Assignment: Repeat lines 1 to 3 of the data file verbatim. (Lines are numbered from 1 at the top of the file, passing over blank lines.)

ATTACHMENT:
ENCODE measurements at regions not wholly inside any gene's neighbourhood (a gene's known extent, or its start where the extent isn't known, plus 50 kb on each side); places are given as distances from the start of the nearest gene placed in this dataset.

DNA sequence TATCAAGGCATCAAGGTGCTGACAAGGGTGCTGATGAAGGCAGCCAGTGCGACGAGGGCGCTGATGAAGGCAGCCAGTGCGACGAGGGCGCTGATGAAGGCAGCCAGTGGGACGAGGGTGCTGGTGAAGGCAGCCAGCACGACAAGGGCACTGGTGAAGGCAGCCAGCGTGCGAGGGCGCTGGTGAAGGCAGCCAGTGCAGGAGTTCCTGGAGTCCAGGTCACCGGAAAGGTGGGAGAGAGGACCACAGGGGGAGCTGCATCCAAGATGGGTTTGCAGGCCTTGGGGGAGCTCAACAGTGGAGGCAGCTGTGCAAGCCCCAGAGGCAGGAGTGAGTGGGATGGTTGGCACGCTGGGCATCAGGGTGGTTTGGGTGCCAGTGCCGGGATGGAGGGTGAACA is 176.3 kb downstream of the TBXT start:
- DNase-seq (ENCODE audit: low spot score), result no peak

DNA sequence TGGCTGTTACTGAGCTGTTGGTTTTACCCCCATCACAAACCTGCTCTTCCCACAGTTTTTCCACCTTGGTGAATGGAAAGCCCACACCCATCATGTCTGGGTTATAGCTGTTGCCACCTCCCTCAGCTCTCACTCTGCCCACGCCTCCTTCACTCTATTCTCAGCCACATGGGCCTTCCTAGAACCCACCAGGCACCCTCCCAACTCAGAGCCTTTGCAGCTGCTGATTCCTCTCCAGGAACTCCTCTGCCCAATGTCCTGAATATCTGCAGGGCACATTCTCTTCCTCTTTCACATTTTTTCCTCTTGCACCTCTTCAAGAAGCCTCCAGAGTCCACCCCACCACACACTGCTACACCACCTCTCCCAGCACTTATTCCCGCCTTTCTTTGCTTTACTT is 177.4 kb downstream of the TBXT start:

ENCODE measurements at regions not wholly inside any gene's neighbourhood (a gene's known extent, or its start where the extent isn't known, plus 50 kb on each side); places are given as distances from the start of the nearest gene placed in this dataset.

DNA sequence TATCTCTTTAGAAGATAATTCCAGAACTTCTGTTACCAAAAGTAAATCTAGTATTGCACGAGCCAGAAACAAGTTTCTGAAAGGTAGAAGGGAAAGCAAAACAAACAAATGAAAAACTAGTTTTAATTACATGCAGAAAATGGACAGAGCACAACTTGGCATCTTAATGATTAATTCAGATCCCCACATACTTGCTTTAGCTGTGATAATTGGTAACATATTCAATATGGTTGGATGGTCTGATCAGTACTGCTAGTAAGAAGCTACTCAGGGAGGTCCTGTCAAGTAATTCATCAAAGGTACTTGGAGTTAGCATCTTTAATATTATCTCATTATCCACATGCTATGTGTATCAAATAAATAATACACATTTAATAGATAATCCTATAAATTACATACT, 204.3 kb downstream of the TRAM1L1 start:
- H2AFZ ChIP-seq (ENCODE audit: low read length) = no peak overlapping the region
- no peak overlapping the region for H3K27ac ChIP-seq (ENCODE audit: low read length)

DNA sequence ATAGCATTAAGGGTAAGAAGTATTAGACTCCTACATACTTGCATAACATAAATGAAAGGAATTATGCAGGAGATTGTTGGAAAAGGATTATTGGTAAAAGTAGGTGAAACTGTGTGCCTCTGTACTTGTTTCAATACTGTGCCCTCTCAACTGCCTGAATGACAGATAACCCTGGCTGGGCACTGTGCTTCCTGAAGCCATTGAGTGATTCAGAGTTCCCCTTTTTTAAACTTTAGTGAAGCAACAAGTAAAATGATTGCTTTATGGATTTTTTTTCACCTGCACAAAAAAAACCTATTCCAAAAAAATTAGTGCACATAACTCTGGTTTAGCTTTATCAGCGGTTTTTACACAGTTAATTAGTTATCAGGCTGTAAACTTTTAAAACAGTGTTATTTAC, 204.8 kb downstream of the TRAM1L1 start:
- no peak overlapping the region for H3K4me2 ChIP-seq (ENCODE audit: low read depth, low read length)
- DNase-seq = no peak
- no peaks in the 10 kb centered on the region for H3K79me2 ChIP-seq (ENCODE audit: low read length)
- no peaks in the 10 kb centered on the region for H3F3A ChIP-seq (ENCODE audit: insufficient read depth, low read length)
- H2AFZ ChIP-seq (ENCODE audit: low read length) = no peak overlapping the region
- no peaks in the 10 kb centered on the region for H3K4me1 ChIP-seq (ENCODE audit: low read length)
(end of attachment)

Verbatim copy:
ENCODE measurements at regions not wholly inside any gene's neighbourhood (a gene's known extent, or its start where the extent isn't known, plus 50 kb on each side); places are given as distances from the start of the nearest gene placed in this dataset.

DNA sequence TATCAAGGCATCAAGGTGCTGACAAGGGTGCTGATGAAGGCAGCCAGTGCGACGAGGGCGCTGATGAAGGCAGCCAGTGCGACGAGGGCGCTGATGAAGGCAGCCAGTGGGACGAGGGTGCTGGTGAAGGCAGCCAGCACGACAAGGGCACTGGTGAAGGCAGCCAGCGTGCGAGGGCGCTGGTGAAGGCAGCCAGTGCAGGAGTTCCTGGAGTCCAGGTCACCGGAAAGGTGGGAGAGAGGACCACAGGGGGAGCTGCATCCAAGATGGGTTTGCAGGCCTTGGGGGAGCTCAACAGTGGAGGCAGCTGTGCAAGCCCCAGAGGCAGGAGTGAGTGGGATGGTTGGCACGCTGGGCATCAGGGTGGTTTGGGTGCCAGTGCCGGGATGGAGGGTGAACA is 176.3 kb downstream of the TBXT start:
- DNase-seq (ENCODE audit: low spot score), result no peak